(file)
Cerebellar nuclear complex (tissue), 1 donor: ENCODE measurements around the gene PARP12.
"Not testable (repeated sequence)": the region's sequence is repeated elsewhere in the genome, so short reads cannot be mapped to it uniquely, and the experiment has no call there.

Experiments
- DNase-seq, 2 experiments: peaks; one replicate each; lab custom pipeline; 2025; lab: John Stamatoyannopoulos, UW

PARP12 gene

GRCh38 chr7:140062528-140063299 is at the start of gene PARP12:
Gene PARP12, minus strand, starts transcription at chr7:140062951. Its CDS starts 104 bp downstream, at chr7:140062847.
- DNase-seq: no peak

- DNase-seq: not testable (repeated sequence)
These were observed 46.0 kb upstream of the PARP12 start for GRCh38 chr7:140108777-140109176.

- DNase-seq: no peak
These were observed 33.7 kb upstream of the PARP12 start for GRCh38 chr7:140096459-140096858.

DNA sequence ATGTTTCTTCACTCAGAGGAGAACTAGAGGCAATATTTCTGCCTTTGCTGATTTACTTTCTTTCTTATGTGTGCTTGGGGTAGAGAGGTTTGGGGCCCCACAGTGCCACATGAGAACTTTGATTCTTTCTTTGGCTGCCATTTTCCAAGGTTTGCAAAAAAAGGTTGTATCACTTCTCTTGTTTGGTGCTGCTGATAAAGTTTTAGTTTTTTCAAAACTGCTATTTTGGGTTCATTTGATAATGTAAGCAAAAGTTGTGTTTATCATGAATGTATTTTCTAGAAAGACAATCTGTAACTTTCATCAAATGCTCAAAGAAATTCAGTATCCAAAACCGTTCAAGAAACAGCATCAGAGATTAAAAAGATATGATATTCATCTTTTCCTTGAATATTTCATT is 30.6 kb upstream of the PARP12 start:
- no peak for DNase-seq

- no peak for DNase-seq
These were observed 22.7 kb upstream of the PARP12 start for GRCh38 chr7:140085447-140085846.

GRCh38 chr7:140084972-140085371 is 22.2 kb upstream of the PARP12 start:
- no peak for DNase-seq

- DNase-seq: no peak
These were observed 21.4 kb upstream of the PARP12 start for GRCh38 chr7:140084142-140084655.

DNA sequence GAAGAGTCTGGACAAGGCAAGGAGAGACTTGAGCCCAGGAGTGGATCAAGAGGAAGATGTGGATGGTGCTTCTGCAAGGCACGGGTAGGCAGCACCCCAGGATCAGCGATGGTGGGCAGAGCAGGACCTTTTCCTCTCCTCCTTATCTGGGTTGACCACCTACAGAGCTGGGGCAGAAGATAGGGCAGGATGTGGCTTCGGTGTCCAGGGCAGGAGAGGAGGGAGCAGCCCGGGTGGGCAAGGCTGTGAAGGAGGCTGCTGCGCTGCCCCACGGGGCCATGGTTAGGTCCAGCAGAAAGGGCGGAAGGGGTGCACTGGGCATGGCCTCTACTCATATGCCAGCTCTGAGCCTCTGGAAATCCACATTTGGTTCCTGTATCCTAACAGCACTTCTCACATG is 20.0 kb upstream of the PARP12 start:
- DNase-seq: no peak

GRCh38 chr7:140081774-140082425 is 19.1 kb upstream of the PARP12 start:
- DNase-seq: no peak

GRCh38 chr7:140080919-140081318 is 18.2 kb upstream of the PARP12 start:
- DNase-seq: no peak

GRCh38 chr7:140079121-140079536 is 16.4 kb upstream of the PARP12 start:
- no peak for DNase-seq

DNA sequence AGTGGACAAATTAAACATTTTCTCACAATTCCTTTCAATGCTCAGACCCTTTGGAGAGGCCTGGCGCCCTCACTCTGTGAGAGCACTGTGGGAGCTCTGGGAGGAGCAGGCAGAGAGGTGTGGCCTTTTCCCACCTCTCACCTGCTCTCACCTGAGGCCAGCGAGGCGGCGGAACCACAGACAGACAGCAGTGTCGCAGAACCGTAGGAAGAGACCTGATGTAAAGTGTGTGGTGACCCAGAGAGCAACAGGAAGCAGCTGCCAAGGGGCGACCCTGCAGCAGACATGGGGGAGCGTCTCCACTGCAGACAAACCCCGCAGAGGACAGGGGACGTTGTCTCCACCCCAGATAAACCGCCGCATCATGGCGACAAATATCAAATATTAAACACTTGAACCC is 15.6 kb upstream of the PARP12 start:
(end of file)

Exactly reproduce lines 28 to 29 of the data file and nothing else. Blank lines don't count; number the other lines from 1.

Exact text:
- no peak for DNase-seq

DNA sequence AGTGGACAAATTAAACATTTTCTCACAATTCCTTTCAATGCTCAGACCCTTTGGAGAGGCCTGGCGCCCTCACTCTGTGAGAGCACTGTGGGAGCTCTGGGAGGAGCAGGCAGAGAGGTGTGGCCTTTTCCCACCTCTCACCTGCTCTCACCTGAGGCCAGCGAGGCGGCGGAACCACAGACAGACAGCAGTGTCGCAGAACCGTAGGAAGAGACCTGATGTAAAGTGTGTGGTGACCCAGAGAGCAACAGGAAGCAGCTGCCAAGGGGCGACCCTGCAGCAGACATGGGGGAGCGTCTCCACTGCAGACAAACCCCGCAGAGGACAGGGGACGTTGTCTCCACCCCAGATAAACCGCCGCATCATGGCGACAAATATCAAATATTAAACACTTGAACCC is 15.6 kb upstream of the PARP12 start: